The cosmetics industry is one of the most lucrative in the world. In the UK alone, it has an estimated worth of £17billion. Therefore it is no wonder that the competition to be a leading brand or to have the most innovative product is fierce. IP protects your investment – you wouldn’t go in the sun without sunscreen, so why run a business without IP protection? You’ll just get burnt.

At Barker Brettell we have a proven track record of supporting businesses in this industry. Attorneys in our cosmetic sector team have a wealth of experience gleaned from working both externally and via in-house placements with leading beauty and skincare companies. We understand that despite the caring, nurturing, external image many companies portray, this is a highly competitive industry where the need to distinguish your products and brands from the crowd is vital to survive.

Utilising the protection afforded via patents, trade marks and registered designs is a staple of any successful business strategy. IP should be considered the sunscreen of any skincare cupboard – the protection applied over products before they are exposed to the market which the user can then forget about, safe in the knowledge that it is working hard for them.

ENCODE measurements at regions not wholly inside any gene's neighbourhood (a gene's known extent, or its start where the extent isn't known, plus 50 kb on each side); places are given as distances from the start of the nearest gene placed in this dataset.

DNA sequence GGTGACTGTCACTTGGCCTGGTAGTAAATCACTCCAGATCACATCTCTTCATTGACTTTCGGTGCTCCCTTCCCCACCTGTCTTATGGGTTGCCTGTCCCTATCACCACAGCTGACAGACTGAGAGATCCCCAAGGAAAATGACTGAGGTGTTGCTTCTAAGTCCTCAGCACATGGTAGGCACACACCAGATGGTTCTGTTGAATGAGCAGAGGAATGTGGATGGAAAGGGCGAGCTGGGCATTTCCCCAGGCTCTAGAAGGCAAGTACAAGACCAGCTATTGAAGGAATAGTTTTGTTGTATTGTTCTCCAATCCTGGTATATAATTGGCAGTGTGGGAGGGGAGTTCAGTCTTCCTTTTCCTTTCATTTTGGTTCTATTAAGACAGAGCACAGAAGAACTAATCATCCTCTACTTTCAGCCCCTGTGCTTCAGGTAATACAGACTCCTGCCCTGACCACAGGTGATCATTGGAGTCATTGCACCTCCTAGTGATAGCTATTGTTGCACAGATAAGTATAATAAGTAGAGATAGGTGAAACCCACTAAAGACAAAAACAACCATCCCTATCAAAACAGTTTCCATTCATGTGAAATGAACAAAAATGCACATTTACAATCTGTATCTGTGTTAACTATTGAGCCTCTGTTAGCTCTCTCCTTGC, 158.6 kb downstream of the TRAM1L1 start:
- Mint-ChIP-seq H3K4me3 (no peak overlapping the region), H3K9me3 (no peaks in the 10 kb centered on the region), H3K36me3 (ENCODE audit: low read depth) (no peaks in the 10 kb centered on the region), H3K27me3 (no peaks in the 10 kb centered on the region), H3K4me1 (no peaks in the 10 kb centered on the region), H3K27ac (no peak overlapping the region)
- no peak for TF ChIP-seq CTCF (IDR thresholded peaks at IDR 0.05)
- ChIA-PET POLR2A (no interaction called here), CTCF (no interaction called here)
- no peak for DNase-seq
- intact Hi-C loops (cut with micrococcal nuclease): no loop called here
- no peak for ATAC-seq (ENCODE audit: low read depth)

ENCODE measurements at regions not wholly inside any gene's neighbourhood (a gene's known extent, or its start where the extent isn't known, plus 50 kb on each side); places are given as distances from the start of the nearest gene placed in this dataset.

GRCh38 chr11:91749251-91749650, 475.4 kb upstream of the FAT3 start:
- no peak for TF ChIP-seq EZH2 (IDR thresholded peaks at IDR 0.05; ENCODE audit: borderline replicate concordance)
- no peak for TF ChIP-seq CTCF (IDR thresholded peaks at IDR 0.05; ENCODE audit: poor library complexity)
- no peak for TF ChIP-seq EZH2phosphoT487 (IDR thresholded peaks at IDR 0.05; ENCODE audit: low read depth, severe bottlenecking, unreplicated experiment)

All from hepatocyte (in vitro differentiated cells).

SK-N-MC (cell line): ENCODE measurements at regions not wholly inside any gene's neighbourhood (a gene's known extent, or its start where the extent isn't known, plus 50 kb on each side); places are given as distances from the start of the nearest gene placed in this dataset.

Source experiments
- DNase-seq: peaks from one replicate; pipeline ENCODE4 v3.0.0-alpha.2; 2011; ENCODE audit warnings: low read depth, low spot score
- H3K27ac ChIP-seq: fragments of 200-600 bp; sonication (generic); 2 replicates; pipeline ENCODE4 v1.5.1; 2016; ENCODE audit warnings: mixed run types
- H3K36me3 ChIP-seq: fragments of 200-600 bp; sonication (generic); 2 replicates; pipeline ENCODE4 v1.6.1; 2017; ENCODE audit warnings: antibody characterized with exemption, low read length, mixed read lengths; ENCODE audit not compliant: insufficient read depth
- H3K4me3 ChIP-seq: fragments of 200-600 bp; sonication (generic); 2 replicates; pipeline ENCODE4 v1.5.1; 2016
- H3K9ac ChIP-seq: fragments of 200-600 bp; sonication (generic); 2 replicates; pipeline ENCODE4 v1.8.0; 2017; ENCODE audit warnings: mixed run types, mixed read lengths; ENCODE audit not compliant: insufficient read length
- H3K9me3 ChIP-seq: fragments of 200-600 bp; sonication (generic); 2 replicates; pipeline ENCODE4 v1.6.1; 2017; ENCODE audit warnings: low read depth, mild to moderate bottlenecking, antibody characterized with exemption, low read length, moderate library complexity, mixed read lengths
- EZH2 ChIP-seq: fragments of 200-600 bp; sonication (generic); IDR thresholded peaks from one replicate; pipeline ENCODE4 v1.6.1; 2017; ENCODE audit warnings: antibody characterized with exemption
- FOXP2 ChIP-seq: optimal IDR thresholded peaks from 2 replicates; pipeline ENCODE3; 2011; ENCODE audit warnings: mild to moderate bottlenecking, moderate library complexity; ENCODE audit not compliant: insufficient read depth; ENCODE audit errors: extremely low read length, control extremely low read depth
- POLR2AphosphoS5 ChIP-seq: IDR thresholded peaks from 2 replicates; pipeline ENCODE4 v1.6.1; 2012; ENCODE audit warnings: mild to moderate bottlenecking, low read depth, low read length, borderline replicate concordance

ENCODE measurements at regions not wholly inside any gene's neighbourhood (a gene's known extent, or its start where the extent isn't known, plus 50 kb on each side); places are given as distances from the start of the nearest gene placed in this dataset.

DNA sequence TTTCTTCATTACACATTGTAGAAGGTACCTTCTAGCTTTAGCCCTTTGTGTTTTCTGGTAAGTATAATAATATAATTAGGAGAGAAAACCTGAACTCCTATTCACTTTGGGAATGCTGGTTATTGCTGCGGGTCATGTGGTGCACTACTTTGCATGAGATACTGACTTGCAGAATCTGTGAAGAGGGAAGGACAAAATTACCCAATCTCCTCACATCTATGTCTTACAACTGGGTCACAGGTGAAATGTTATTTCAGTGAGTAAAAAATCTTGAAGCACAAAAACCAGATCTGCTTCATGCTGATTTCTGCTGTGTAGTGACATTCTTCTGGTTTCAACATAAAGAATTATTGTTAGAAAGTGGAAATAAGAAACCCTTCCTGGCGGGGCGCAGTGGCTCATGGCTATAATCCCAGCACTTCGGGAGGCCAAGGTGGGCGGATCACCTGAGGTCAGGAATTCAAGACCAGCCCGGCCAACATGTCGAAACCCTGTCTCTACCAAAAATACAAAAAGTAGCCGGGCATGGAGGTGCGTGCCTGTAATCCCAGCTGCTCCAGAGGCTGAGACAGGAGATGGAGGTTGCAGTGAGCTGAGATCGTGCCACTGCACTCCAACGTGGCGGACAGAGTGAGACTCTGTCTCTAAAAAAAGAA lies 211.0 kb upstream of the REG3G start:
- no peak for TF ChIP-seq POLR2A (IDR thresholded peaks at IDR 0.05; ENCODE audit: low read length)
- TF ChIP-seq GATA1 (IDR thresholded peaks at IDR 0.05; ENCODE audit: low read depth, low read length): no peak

The latest beauty trends, which often include incorporating ingredients such as snail slime or bee venom, may take inspiration from the natural world but they rely heavily on chemical advancements in the laboratory to make them, amongst other things, stable and safe for the consumer. Patent protection can be used to safeguard these new formulations, or an improvement of tried and tested compositions. In fact, patents can even be used to protect unique production processes developed in order to make a product commercially viable.

Likewise, the power of the brand in the industry cannot be denied. The longevity of the top ten beauty brands in the UK says it all: Benefit San Francisco, Mac, Rimmel London, Bobbi Brown, L’Oréal Paris, The Body Shop, Maybelline New York, Clarins, Estée Lauder and Clinique. All of these brands are tried, tested, and most of all, trusted.

Some of the original patents behind these brands will have expired but the trade marks continue. The brand is the product packaging, the brand is the product itself, the brand is the strapline, and the brand is the blog. Whilst patent protection has to be sought at the right time and before external disclosure, trade mark protection can be built up layer by layer rather like a good cleansing routine.